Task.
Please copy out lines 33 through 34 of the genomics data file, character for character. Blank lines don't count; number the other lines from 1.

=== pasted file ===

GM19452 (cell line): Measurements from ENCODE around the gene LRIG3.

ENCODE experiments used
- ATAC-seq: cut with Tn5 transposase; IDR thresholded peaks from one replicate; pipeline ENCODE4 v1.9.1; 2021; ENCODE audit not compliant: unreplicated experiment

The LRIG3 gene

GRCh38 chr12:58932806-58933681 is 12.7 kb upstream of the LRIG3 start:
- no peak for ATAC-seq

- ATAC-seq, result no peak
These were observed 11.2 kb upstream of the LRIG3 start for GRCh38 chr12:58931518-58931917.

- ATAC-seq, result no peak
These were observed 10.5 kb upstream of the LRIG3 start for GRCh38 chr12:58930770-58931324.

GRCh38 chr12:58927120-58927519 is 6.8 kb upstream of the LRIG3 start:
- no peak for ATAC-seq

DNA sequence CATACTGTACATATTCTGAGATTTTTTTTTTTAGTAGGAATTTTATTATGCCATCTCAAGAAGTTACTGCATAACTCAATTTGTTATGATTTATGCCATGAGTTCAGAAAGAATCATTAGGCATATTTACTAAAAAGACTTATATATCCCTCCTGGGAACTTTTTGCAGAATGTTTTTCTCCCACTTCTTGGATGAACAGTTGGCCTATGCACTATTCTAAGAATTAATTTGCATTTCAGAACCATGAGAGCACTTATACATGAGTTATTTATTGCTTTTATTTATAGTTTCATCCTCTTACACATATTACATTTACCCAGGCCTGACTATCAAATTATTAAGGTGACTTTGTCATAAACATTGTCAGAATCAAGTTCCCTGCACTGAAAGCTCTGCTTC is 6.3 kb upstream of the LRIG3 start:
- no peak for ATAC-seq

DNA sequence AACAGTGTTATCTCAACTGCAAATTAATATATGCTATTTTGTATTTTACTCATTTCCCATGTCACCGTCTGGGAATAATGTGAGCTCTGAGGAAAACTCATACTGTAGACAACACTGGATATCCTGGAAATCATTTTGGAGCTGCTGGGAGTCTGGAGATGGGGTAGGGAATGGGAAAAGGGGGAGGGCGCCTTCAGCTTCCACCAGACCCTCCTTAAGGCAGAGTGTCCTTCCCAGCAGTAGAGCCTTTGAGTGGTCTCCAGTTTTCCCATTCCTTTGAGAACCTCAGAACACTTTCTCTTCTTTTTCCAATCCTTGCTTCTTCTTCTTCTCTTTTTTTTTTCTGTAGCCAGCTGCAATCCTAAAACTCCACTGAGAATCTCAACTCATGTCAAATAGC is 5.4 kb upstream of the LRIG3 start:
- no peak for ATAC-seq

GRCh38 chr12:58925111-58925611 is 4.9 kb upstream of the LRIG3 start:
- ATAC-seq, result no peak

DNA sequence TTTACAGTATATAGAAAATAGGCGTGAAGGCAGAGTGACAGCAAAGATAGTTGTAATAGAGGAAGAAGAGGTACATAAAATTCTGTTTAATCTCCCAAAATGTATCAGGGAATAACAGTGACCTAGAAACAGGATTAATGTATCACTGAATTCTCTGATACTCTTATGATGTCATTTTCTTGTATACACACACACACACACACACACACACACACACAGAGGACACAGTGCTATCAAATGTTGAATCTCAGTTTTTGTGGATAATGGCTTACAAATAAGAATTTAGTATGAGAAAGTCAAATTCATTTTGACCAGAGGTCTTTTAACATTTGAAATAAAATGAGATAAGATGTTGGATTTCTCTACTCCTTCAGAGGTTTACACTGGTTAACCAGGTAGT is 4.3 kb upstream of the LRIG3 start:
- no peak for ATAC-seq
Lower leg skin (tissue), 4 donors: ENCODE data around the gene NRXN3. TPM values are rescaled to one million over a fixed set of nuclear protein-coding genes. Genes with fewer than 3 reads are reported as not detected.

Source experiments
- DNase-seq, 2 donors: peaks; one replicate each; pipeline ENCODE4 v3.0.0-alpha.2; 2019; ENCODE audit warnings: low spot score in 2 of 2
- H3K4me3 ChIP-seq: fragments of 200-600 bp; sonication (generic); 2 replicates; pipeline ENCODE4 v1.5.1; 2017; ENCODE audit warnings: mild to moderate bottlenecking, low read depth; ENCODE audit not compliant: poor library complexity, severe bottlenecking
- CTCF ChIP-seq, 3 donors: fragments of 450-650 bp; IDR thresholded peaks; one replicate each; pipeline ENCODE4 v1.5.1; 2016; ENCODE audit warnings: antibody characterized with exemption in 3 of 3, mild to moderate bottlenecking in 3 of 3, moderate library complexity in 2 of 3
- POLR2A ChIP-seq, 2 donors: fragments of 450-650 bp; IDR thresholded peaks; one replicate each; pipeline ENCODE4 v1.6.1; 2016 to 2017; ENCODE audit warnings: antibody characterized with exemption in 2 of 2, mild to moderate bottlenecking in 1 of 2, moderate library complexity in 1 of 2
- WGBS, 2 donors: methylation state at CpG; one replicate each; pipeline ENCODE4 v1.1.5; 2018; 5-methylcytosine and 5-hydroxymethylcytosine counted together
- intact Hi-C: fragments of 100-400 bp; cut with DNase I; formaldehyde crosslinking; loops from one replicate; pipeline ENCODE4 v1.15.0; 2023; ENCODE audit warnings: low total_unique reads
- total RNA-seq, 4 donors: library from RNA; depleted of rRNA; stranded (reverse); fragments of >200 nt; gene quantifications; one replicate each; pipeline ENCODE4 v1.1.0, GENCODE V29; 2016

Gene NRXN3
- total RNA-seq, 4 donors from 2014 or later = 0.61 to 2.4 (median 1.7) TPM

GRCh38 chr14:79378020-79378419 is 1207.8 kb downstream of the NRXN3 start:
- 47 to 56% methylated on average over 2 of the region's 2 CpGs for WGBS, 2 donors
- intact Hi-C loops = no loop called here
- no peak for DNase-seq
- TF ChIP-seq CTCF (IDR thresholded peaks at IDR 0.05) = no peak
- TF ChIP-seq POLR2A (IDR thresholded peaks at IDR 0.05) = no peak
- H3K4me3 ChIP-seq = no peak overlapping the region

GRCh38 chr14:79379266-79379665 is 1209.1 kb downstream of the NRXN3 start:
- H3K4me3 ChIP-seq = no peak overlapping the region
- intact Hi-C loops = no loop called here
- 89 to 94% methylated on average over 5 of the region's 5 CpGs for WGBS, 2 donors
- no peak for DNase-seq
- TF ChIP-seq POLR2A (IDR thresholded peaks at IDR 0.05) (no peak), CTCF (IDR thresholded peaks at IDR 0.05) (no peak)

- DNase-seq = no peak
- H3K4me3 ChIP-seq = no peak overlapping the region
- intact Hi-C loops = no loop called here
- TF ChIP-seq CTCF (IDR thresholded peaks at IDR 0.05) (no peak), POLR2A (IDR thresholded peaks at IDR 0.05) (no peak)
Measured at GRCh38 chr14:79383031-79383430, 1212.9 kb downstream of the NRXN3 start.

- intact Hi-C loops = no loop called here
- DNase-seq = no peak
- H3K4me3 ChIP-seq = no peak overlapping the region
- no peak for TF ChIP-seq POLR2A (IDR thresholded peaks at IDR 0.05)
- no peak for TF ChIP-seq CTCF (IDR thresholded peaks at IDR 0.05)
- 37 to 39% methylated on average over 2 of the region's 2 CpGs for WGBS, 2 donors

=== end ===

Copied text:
- 47 to 56% methylated on average over 2 of the region's 2 CpGs for WGBS, 2 donors
- intact Hi-C loops = no loop called here